Whether you are single, married, raising a family, or planning for or enjoying retirement, your financial security and that of your loved ones will be affected by the plans you make for your estate. Below are a few options to help you protect the Bay and its watershed, and enhance your financial well-being and that of those you care about most…
- Support the causes you care about with your will – This is the most common way people provide for their loved ones in the future, but it can also be a thoughtful way to make charitable gifts. By having your attorney revise your will or add a simple amendment, you can provide for a gift of a specified amount or a gift of what remains after you provide for loved ones.
- Give through a revocable living trust – A living trust is a legal arrangement that allows a trustee to hold title to assets and manage them for beneficiaries. They have become a popular alternative to a last will and testament. A revocable living trust can both minimize the expense and delays of probate. Much like a charitable provision in a will, these gifts are tax-deductible and are designed to take effect only after first providing for your loved ones.
- Gifts that provide you with a fixed or variable income – There are ways to give while enjoying an additional source of income for life or other period of time. Generous payments based on your age or a pre-determined payout can be a welcome supplement to your retirement income. When the payments end, funds that remain are given to your beneficiaries. You may also realize capital gains and other tax savings as well.
- Making a gift while providing for your loved ones – If you wish to make a gift over time, for which assets will ultimately be returned to you or your loved ones, you may be interested in a charitable lead trust. Under the terms of this gift, assets are transferred to a trust that makes payments to beneficiaries for a number of years that you choose. At the end of that period, assets are transferred to those you name. This can be an effective way to control when an inheritance will be received while lowering or eliminating gift or estate taxes.
- Making a gift of life insurance – Your need for life insurance may change over time. Insurance policies that you originally purchased for additional income or payment of taxes may instead be used for other purposes. You can name a beneficiary to receive all or a portion of the proceeds of a policy. Or you may wish to make a gift today of a policy you no longer need and perhaps benefit from immediate tax savings. In either case, future premiums can be tax-deductible.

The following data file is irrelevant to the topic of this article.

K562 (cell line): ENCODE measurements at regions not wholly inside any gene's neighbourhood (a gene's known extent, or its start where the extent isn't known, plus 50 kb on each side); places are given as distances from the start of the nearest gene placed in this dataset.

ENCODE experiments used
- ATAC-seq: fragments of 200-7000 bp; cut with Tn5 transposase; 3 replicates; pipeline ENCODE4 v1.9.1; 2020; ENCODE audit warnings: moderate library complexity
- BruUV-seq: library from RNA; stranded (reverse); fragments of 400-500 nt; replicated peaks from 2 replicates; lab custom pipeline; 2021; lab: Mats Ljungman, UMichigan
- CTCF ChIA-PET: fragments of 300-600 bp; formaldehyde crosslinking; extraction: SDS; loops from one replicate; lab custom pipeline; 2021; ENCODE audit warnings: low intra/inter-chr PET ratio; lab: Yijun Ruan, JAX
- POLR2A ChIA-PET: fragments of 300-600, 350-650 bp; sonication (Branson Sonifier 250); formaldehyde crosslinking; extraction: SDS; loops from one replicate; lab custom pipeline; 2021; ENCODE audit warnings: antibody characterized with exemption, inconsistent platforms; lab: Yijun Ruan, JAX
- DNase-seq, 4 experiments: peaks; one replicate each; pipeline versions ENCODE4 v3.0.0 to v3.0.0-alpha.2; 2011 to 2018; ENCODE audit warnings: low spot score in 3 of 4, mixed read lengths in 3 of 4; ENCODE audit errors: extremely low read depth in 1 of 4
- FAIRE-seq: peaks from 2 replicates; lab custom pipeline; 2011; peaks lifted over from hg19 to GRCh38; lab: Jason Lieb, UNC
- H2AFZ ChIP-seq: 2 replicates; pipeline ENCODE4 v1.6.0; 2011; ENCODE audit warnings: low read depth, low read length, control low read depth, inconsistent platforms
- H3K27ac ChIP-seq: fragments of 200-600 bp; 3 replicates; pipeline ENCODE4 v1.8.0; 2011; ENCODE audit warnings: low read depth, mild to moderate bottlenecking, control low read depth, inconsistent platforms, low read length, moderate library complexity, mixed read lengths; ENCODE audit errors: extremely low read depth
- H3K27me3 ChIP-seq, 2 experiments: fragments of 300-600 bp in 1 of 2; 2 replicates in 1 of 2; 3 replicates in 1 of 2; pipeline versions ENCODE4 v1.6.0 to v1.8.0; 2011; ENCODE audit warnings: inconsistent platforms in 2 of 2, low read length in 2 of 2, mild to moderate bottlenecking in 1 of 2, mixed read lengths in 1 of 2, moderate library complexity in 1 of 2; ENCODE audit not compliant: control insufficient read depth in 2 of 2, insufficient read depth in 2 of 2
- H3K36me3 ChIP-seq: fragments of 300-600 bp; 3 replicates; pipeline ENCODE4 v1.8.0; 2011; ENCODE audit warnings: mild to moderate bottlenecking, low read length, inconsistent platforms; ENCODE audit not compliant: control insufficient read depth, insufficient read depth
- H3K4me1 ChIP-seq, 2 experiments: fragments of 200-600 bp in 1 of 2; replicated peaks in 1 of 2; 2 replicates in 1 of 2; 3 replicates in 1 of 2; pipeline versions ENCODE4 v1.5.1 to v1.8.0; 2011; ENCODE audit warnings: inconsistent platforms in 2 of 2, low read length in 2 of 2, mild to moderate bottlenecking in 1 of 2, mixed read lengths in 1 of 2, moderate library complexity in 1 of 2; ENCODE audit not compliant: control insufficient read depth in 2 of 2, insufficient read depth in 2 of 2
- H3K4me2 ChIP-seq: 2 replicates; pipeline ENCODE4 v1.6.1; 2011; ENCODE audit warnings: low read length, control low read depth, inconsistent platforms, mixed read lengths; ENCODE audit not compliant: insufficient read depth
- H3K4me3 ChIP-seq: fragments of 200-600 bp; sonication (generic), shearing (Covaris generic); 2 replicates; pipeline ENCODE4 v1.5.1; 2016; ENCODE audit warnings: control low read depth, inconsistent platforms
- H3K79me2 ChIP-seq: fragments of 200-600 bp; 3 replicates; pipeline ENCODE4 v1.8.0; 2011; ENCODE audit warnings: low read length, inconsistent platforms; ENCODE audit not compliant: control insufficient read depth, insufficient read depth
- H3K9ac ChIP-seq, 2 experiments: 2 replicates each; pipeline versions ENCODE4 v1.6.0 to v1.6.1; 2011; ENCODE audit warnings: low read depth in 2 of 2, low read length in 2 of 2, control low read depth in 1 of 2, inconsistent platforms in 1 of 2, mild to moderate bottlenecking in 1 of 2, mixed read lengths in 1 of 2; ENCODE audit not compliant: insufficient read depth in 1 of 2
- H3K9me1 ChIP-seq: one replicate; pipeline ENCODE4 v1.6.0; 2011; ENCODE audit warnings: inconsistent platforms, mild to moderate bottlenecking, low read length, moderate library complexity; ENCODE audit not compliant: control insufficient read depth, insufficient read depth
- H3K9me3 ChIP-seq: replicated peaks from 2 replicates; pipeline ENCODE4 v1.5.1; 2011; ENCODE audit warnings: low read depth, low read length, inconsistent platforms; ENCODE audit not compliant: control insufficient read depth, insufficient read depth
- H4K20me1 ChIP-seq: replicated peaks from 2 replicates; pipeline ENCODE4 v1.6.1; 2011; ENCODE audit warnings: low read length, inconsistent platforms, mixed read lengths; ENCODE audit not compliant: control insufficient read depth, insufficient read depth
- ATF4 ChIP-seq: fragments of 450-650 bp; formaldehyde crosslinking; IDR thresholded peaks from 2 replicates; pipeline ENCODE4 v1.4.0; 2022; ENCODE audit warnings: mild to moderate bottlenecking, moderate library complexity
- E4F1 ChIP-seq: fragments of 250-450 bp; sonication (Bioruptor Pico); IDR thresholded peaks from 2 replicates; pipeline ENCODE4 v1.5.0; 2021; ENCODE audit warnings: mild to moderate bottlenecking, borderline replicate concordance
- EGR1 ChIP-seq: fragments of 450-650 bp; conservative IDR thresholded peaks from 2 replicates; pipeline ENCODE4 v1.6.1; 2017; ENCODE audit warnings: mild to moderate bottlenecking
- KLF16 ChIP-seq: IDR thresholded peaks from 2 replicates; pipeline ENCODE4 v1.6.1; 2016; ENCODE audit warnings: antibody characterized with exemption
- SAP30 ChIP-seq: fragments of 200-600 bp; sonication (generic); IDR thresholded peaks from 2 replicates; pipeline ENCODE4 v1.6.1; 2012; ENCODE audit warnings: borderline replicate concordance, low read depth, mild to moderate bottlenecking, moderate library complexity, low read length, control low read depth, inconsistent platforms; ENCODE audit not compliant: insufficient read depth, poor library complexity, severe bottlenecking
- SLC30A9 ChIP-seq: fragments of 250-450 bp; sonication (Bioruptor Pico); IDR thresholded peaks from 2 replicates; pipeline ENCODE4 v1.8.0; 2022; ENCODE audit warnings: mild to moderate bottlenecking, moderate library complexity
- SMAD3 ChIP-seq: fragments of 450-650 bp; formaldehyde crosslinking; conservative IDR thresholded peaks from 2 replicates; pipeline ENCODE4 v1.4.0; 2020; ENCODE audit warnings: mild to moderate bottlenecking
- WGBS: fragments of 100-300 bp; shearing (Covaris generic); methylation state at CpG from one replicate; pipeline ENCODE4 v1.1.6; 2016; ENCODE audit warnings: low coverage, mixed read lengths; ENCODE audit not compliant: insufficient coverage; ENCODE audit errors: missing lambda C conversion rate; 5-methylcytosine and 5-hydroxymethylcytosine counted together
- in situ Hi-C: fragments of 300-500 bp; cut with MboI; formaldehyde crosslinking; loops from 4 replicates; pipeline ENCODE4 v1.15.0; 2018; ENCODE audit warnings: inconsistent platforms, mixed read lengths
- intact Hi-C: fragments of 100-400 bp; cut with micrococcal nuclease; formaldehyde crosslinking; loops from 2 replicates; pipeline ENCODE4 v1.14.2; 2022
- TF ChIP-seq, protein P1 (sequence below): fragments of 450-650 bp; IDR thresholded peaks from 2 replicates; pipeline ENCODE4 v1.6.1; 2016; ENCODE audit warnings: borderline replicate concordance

- Giving through retirement plans – Funds remaining in your retirement plans can be subject to taxes, so it can be wise to make gifts from these accounts while leaving other assets to loved ones. Whether you participate in a company plan or have an individual retirement plan, you may have more funds than you need. In that case, it may be convenient to make a charitable gift from retirement assets. If you are over age 70 and 1/2 you can also make a lifetime gift of up to $100,000 per year from your IRA. This gift qualifies as part of your Minimum Required Distribution if one is required.
- A lasting legacy – With any of these options, you can make meaningful gifts while you also provide a tribute to a loved one. There may be no better way to honor a loved one or their memory! These types of gifts can be particularly thoughtful on Mother’s Day, Father’s Day, upon the birth of a child or grandchild, on a birthday, or a wedding anniversary.
Possible Tax Benefits
- Income tax – Individual taxpayers who itemize deductions in 2021 are generally allowed charitable deductions for gifts to qualified charitable recipients of up to 100 percent of their adjusted gross income (AGI) for gifts of cash, and up to 30 percent of their AGI each year for gifts of securities and certain other property that have increased in value. Individual taxpayers who do not itemize may be able to deduct up to $300 ($600 on a joint return) in 2021 for cash gifts to qualified charities. You may also enjoy additional benefits as a result of state income tax savings.
- Capital gains tax savings – When you give property that increased in value since you have owned it, there can be additional tax benefits. Under federal income tax law, you may give property that has increased in value and been held for more than a year, and deduct the full fair market value of the property. You also do not incur capital gains tax at the time of the gift.
- Estate and gift taxes – Your assets may be subject to federal estate and gift taxes. As illustrated in many of the options above, certain gifts can provide income for you or others while also minimizing estate and gift taxes.
- Check with your advisors – Tax laws are subject to change; we recommend discussing your plans with your professional advisors.
To learn more, please contact Denise Swol, Director of Philanthropy at or (410) 216-9441
The purpose of this article is to provide general gift planning information. It is not intended as accounting, legal, or other professional advice. For assistance in planning charitable gifts with tax and other financial implications, you should obtain the services of appropriate advisors. Consult your attorney for advice when your plans involve the revision of a will or other legal document. Tax deductions vary based on applicable federal discount rates, which change often.